Just as I'm finally ready to depart for Libya, travel warnings go from bad to catastrophic.
The United States government is now saying “the potential for violence and kidnappings targeting Westerners in Benghazi is significant.” The British Foreign Office says, “We are aware of a specific, imminent threat to Westerners in Benghazi. We advise against all travel to Benghazi and urge any British nationals who are there against our advice to leave immediately.”
I cannot possibly defy these kinds of warnings. Following through on my plans at this point would be like going to the beach after a tsunami warning is issued. After processing this information, if I were to go there and get myself kidnapped or killed, I'd deserve a Darwin Award. I may not be right about everything, but I'm not dumb enough to earn myself a Darwin Award.
So what I'm going to do instead is cover the Syrian civil war from Lebanon. I think it's a worthwhile substitute. That gruesome civil war has been spilling over the border for a while now. Lebanese are rushing into Syria to fight against Bashar al-Assad while Syrians are fleeing in terror across the border to Lebanon. What happens in Syria affects Lebanon and Iran, and what happens in Lebanon and Iran affects Israel, and what happens in Iran and Israel affects the United States. The current disaster in the Levant is just as important, if not even more so, than what's going on in North Africa.
The general public may perceive Lebanon and Libya to be equally dangerous, but they aren't, at least not for me, and not now, for a couple of reasons. First, no one is targeting Westerners in Lebanon at the moment. And second, I know Lebanon better I know any country in the world aside from the United States. I can handle myself there even if all hell breaks loose.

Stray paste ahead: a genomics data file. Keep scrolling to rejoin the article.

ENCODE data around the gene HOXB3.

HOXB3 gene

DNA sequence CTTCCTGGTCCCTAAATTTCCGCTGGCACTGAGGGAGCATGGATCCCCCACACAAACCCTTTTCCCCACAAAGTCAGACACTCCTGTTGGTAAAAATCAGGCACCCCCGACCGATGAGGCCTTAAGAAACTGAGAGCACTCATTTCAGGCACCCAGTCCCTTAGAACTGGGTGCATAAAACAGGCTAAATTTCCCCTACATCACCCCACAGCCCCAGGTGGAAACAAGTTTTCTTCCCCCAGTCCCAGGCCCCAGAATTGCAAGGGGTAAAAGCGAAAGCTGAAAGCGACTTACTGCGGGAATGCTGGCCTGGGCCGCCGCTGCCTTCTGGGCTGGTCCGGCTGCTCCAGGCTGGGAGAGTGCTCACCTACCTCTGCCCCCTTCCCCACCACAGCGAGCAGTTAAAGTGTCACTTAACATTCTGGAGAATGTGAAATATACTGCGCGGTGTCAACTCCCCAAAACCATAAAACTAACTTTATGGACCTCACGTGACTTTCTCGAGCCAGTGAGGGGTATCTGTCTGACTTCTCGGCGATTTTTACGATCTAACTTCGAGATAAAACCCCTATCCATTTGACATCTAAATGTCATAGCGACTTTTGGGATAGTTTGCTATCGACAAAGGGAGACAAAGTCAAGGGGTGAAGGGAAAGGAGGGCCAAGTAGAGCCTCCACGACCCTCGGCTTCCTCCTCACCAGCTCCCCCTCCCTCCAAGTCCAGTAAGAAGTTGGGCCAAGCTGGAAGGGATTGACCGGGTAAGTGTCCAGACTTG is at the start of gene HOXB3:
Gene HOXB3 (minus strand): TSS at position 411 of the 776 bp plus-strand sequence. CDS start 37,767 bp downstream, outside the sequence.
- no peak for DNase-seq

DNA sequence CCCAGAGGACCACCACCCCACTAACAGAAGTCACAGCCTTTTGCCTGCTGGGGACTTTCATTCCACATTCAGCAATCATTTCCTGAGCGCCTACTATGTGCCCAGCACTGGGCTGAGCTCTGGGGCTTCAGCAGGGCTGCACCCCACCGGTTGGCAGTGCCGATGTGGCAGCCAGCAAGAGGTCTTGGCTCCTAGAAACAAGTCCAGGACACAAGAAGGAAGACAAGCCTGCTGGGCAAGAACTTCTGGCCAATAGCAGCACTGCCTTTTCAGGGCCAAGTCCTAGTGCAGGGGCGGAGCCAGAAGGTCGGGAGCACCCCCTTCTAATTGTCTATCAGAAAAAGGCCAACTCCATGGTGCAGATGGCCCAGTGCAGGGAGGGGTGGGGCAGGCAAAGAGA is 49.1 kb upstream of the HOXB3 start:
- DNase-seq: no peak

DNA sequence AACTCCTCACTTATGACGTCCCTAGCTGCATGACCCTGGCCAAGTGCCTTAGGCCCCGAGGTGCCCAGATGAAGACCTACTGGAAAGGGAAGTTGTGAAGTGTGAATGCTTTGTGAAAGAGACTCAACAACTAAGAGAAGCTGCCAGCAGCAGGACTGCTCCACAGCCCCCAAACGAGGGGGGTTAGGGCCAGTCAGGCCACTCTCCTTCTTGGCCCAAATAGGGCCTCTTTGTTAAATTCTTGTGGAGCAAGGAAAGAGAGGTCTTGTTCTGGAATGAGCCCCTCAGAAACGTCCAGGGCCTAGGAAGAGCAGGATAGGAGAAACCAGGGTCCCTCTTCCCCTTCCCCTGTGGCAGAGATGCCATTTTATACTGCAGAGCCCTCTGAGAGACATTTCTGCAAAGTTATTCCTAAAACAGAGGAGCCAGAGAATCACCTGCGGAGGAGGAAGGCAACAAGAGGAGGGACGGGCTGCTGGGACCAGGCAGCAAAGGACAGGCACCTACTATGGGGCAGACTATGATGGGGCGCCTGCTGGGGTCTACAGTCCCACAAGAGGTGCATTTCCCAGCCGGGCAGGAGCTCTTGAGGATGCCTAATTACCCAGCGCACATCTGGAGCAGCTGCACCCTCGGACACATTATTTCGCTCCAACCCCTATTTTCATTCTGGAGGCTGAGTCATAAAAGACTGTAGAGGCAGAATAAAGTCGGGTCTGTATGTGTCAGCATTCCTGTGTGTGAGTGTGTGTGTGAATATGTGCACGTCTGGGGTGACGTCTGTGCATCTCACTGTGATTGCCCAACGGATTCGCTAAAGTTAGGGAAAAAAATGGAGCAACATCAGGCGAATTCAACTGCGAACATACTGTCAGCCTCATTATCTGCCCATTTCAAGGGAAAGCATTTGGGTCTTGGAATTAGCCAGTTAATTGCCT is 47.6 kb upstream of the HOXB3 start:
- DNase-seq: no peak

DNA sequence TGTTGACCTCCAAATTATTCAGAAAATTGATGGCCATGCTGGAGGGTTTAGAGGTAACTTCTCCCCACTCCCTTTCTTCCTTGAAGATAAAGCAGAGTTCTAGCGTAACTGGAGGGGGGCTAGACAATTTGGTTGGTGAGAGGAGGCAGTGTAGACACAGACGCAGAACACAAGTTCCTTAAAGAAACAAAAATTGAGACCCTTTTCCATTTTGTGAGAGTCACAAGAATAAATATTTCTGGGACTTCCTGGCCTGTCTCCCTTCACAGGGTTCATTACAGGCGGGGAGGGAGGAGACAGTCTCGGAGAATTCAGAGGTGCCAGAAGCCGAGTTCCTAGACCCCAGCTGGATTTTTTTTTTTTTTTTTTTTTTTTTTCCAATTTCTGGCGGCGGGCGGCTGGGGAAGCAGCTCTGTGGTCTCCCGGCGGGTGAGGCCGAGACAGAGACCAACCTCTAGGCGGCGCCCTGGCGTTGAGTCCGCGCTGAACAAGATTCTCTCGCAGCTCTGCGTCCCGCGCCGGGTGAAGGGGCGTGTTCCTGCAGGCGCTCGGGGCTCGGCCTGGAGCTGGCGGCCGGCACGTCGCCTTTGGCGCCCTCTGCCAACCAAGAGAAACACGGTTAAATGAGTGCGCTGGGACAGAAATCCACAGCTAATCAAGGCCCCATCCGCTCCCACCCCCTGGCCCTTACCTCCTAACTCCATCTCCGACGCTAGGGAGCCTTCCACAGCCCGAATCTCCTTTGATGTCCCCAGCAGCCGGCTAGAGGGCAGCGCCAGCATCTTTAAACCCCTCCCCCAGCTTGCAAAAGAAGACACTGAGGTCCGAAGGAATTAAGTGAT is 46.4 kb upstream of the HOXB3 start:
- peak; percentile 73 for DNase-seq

When I made the decision to go to Libya, things were dicey. I can handle dicey. I've been to Iraq seven times, I covered the Israeli-Hezbollah war from the front line, and I made a beeline for Georgia when Russia invaded. But Libya has apparently transformed itself from dicey to deathtrap since I made the decision to go there, and it took so long for the government to approve my visa that I couldn't go during the relatively “safe” window of opportunity that I had in November and December.
The absurdly long visa delay and the crap security conditions are related, I think. Libya just doesn't have a functioning government. Its bureaucrats don’t have it together any better than its security personnel.
This is the first and only time I have ever had to pull the plug on a trip, so believe me when I say I didn't make this decision lightly. I really did want to go. I didn't expect to enjoy myself there, but there was no doubt in my mind that a journey to post-Qaddafi Libya would be just as searing an educational experience as my first trip nine years ago.
Anyone who donated to my Libyan Kickstarter campaign and thinks I'm making the wrong decision, that I should go to Libya in spite of the rapidly deteriorating conditions, can have their money back. Just send me a message and I will take care of it.
And to those of you who understand and can still support me, thank you so very much.